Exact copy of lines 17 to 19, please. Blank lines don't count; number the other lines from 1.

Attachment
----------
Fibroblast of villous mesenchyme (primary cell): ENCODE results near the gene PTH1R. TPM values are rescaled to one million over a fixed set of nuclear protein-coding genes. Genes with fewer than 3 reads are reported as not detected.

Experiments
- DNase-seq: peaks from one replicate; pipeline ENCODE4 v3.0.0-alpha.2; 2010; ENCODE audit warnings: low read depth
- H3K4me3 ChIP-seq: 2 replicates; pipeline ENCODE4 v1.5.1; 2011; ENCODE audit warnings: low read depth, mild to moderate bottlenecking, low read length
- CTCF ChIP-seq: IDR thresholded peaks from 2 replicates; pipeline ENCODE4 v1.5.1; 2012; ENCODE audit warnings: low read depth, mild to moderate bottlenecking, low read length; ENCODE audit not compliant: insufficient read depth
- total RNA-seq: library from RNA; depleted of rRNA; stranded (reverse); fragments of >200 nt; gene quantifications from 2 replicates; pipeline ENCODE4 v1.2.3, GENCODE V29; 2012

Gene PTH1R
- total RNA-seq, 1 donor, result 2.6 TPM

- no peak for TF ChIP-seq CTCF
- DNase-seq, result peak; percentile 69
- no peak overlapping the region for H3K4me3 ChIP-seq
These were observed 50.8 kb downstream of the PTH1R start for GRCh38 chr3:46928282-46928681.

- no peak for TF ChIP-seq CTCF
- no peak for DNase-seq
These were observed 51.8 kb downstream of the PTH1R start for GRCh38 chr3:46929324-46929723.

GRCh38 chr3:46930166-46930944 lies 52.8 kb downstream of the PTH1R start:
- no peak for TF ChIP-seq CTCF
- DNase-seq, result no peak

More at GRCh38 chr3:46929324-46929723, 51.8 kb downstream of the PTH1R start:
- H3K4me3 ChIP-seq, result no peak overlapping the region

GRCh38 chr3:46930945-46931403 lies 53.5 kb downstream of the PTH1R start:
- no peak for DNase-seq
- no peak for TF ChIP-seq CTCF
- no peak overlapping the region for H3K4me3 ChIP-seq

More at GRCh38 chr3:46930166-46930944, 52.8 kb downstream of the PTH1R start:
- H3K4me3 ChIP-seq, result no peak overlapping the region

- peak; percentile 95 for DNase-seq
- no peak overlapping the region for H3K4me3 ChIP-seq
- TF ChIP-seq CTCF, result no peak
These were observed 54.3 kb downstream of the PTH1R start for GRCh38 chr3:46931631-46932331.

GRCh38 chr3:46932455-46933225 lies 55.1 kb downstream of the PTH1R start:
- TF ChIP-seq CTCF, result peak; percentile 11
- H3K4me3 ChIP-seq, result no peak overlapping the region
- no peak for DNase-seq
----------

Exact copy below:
- no peak for TF ChIP-seq CTCF
- DNase-seq, result no peak

More at GRCh38 chr3:46929324-46929723, 51.8 kb downstream of the PTH1R start: